5. I was trying to work out my top three books the other day. So far I have only decided on two of them for certain, so you can have those: Night Watch by Terry Pratchett and American Gods by Neil Gaiman.

    And I’ll share a bottle of mead with anyone around the table.

  6. With the weather looking distinctly summery I’ll start with a Pimms and then possibly move onto to a classic Rum punch (with lots of ice)

    The book I really want to be reading is Return of the King by William Dalrymple. I’ll donate that so someone can read it out loud to me…

    Miss Gammidgy on July 5, 2013
  7. Hot toddy for me for the killing of the ills.

    And I’ll donate the unfinishable Amazing Adventures of Kavalier and Klay, as I’ve given up on it.

  8. Pimms for me too. Preferably to be consumed whilst lounging in a punt with a punnet of strawberries while someone else does the hard work and I pretend I’m on the Isis instead of in Tabland.

    And for something suitably Oxonian to read, Alice In Wonderland, because everyone should read it at least once. Its dreamy surrealism is just right for summer on the river.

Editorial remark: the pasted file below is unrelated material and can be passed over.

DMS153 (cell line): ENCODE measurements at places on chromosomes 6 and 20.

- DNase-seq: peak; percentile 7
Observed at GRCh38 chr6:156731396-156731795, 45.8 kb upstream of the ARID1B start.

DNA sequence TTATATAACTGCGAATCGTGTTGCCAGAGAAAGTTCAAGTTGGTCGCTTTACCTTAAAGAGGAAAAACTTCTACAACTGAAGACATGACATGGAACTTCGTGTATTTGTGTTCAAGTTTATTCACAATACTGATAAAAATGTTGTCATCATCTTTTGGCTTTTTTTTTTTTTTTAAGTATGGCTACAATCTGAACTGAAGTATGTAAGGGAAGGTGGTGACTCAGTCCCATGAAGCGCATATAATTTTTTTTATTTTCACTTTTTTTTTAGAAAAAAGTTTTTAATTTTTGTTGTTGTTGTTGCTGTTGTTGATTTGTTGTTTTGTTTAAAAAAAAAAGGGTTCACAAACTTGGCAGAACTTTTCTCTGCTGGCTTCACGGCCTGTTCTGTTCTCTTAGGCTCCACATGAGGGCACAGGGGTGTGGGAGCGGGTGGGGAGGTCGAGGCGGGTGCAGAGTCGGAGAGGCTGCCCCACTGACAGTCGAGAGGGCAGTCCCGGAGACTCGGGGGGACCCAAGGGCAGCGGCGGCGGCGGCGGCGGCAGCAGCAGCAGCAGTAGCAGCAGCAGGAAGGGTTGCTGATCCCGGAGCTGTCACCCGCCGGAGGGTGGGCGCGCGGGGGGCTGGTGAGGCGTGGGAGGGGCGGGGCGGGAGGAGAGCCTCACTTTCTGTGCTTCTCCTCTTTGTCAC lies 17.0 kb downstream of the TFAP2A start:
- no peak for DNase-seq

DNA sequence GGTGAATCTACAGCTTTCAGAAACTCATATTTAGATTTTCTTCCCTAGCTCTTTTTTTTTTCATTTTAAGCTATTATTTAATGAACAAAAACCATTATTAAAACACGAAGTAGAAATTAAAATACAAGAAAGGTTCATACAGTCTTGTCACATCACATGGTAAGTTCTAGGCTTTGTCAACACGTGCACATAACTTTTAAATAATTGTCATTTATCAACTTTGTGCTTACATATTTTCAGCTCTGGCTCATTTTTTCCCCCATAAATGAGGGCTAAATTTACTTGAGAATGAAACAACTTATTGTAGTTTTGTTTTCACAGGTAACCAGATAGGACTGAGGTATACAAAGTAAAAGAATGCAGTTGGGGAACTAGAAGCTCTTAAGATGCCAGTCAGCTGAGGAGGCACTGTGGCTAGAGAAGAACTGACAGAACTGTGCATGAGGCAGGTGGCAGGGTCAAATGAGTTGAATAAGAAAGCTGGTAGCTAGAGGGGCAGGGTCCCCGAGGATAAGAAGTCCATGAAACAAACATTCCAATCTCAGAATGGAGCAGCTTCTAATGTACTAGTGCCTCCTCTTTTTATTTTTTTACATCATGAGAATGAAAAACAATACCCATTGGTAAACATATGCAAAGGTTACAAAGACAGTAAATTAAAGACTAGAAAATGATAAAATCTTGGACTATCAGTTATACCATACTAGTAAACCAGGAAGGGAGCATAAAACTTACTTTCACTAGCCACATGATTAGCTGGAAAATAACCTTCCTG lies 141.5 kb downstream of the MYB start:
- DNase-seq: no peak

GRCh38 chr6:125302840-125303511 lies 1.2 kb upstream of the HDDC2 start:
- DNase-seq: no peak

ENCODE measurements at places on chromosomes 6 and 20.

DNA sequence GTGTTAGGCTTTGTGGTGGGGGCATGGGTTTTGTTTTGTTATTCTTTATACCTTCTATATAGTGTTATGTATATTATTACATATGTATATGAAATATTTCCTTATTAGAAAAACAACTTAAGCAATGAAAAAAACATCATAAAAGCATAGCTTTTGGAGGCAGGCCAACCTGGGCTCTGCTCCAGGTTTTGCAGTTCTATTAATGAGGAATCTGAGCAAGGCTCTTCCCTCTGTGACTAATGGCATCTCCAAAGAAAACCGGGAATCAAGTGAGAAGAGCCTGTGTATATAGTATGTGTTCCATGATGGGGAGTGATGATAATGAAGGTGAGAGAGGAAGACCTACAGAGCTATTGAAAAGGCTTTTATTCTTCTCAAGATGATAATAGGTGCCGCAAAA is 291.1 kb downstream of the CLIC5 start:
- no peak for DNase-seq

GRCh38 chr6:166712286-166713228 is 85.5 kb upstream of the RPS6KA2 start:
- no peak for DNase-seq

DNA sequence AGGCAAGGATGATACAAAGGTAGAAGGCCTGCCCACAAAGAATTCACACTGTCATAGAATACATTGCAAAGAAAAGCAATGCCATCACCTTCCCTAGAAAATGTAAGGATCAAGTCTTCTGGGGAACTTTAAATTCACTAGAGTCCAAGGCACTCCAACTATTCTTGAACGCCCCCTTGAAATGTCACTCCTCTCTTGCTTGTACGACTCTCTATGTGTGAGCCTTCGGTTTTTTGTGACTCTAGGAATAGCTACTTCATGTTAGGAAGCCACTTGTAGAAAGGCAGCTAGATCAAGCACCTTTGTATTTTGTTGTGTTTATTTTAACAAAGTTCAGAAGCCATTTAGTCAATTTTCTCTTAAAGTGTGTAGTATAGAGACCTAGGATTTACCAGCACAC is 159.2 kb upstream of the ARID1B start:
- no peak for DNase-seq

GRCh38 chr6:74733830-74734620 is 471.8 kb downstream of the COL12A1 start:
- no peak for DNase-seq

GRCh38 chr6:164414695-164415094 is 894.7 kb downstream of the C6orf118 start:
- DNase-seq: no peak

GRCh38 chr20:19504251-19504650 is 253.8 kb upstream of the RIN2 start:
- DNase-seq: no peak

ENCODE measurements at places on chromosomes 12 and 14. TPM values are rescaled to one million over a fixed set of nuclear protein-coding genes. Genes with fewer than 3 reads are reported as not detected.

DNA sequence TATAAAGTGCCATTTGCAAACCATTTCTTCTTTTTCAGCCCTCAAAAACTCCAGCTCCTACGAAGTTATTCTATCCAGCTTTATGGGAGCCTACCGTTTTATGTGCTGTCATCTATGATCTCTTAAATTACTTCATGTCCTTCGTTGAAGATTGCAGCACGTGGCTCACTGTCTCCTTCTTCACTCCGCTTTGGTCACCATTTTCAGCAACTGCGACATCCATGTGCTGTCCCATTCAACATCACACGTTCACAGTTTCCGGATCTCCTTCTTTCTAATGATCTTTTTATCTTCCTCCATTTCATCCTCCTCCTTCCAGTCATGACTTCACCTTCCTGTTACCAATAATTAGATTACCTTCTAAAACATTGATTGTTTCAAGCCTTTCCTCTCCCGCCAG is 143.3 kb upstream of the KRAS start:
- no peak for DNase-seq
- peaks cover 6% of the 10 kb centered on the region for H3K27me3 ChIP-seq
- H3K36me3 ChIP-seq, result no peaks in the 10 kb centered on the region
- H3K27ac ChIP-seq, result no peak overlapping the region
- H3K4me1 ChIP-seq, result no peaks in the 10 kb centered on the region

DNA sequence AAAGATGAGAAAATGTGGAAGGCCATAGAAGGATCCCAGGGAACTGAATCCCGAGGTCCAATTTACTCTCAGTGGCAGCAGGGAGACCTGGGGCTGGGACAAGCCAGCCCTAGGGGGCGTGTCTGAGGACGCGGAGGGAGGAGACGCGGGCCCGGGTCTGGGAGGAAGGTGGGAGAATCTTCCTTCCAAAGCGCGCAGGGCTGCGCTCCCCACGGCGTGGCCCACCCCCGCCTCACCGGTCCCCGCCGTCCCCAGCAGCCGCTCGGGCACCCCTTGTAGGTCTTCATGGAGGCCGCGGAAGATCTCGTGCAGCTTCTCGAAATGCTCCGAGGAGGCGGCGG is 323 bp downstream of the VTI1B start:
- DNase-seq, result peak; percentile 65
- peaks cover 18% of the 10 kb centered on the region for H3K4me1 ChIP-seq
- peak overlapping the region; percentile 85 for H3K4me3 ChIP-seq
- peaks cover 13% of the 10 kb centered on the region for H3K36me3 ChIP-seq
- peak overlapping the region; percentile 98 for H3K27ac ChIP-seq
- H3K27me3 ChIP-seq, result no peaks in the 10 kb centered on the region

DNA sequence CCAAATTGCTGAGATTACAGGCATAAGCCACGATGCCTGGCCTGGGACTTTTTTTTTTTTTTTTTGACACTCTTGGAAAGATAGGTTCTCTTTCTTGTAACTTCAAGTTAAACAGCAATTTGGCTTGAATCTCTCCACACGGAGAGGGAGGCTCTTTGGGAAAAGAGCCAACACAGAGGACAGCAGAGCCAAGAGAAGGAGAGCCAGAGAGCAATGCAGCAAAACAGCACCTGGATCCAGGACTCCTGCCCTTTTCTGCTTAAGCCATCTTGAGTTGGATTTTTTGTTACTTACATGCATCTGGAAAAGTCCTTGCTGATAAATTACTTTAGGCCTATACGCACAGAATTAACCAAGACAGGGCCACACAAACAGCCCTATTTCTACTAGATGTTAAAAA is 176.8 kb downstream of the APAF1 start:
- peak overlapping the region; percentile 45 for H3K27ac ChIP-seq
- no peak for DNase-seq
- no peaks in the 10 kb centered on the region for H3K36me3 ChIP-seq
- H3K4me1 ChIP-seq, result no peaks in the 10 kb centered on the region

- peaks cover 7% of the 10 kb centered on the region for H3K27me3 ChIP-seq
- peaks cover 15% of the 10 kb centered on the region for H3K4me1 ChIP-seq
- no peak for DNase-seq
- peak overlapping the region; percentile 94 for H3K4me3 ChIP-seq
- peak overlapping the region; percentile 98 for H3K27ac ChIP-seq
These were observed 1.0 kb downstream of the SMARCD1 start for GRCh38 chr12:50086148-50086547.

9. Oh, I could do with a good Library escape about now.
    I apologise in advance for my book choices because even as I type this sentence I have no idea what I’ll suggest.

    I’m a bit rushed today. Just a small glass of champagne please and then I really must get back to the fray.

    Books. Love them. There’s a big box of them over there I’ve been meaning to donate.

    Oh. Oh I just recently finished Claire Massud’s The Woman Upstairs. Excellent.
    I’m currently reading Mantel’s Bring Up the Bodies, which is very good but hard slogging as a summer read.

    For anyone the least bit interested in the Canadian psyche, I donate Robertson Davies’ Deptford Trilogy and then Mordecai Richler’s the Apprenticeship of Duddy Kravitz and Barney’s Version.

    That reminds me, I must dig out and re-read some Timothy Findley, The Headhunter seems apt for the menacing tone of the world these days.

    Sorry for staying so long, must dash!

  10. Ah, English summer. I’m hankering for strawberry sandwiches and lashings and lashings of ginger beer.

    I’d give you my copy of In Xanadu by William Dalrymple, just retrieved from the furthest corner of the loft, but I think Miss Gammidgy has already pinched it. So it’ll have to be another recent rediscovery: John Windham’s Chocky. Those of a certain age might remember the TV version.

  11. I’ll donate the first 8 books of the Flashman series by George MacDonald Fraser. I’m not quite sure where to put them and certainly don’t want any future children reading them until they’re of drinking age.

    Speaking of drinking, I’ll have a Sazerac.

    I’m sorry to hear you couldn’t finish Kavalier and Clay, Gordon…I confess it was a stamina stretch as there are a ton of arcs and progressions, but there is a great payoff. Krissa pressed that into my hands during our first week and we’ve ended up owning three copies.